In 1947, Ella Fitzgerald joined Norman Granz’s Jazz At The Philharmonic and toured the globe. Granz required promoters to ensure that there was no “colored” or “white” seating at the venues on the tour. He made certain that Fitzgerald received equal pay and accommodation. If the conditions were not met, shows were cancelled. There were many obstacles, even for the most popular African-American artists. Once, in Dallas, touring with the Philharmonic, angered by Granz’s directives, the police barged into Fitzgerald’s dressing room where band members were shooting dice, and arrested everyone. Fitzgerald:
“They took us down to the jail and then when we got there, they had the nerve to ask me for an autograph.“
Black musicians, regardless of popularity, had to enter and leave clubs, restaurants and hotels through a backdoor. During the 1950s, one of the most popular venues was The Mocambo in Hollywood. Frank Sinatra made his Los Angeles debut at The Mocambo in 1943, frequented by Clark Gable, Charlie Chaplin, Humphrey Bogart and Lauren Bacall.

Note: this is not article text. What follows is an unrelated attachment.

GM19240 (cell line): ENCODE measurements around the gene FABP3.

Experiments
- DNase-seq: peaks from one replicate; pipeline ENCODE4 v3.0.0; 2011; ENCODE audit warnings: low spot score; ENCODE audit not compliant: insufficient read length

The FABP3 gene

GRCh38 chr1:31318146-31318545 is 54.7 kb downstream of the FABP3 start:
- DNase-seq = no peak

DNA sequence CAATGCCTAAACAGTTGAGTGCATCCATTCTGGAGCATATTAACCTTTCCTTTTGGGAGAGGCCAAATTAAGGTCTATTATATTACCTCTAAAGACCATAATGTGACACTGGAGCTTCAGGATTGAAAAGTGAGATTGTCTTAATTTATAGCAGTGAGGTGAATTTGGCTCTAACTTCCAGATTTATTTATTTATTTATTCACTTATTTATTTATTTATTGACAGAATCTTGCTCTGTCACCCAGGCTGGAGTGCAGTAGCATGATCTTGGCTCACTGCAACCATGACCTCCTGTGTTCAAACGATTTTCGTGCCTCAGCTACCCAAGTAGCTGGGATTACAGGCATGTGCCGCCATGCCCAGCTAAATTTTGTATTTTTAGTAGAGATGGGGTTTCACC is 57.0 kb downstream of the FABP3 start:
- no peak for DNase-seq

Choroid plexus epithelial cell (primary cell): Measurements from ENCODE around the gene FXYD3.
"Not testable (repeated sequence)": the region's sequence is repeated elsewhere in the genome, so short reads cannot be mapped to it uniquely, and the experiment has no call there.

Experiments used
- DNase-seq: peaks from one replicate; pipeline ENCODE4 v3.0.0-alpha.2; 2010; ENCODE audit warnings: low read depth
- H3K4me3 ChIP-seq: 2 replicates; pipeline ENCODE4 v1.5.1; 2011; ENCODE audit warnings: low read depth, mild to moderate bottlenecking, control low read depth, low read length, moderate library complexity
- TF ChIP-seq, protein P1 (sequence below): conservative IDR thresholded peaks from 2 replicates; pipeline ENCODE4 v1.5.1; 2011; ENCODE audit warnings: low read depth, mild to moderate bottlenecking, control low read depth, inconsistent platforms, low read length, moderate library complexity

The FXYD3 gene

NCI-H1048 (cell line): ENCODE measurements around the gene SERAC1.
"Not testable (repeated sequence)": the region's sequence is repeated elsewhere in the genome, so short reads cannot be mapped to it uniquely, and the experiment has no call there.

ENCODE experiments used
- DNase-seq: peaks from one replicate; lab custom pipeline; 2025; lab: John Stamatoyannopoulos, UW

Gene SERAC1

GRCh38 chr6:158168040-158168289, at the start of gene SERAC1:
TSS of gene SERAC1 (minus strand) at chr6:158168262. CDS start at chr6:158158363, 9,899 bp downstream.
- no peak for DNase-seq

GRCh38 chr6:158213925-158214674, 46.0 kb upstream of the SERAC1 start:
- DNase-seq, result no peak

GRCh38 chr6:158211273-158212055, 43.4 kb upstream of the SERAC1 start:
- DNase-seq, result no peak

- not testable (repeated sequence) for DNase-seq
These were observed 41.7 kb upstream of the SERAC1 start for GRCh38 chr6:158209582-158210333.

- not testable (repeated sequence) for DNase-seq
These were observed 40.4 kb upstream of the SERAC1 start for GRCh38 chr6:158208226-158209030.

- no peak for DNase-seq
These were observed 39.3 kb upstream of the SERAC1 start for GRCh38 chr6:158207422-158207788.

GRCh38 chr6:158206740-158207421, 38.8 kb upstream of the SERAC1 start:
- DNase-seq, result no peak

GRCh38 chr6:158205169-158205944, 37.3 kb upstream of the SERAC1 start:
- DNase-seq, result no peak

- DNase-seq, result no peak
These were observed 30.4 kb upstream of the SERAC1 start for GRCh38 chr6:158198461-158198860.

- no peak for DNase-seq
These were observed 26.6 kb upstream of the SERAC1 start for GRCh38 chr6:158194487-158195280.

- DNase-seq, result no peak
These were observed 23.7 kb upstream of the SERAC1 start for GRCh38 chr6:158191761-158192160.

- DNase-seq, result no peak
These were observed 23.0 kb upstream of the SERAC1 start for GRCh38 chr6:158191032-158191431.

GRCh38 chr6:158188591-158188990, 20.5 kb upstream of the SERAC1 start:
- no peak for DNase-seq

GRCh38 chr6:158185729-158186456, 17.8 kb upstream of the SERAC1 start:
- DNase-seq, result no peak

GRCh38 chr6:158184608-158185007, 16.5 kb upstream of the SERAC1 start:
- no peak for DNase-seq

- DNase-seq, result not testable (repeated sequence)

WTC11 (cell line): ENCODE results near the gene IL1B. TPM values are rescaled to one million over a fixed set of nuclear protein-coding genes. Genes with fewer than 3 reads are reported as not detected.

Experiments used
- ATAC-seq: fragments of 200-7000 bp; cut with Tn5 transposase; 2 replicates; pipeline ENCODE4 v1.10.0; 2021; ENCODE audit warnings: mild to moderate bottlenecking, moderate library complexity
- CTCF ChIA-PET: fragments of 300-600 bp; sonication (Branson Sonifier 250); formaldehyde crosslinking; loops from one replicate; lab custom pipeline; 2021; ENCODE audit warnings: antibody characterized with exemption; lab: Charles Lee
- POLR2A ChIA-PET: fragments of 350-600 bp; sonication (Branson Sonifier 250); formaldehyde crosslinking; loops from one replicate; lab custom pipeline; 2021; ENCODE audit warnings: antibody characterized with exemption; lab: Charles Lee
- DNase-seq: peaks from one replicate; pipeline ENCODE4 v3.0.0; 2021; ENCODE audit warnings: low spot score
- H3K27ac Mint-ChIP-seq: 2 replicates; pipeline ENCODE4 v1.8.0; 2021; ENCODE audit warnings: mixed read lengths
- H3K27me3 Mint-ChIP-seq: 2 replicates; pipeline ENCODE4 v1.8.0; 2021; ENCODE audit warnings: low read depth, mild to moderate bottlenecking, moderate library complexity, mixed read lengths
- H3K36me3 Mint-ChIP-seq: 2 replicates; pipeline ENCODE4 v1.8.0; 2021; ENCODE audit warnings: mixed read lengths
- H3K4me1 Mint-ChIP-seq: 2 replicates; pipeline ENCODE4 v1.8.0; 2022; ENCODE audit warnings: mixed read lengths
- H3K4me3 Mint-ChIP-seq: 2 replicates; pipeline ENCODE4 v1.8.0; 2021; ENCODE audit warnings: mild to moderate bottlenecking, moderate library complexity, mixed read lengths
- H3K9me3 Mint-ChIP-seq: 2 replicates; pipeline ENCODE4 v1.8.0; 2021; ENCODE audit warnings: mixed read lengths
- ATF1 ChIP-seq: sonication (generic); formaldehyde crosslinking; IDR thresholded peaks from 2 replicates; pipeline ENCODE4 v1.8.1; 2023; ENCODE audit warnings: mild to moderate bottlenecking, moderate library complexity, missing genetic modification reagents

Fitzgerald was not allowed to play at Mocambo because of her race. Then, one of her biggest fans made a telephone call. Fitzgerald:
“I owe Marilyn Monroe a real debt… she personally called the owner of The Mocambo, and told him she wanted me booked immediately, and if he would do it, she would take a front table every night. The owner said yes, and Marilyn was there, front table, every night. The press went overboard. After that, I never had to play a small jazz club again. She was an unusual woman, a little ahead of her times. And, she didn’t know it.“
I think I know such an awful lot about the Great American Songbook, but then I will be introduced to some gem that has eluded me for decades. Recently, my husband’s bidness partner brought me a recording of When I Get Low, I Get High by Ella Fitzgerald. I thought the lyric was: “When I Get HOME, I Get High”, which brought special relevance for me. I didn’t know this “Harlem High Life” tune before, but now it is a favorite. It is nice to have something old that is something new.
Certain artists just seem to reach through the restraints of listeners and fans of specific genres. It does’t make a difference if the bulk of your music collection is Heavy Metal, Rock, R&B, Funk, Hip Hop, Gospel, Show Tunes, Folk, Opera, or Symphonic Music; every music aficionado should always have, at the very least, a Greatest Hits package of Patsy Cline, Aretha Franklin, Elvis Presley, Sinatra, and Fitzgerald. Don’t you agree? Who would you add?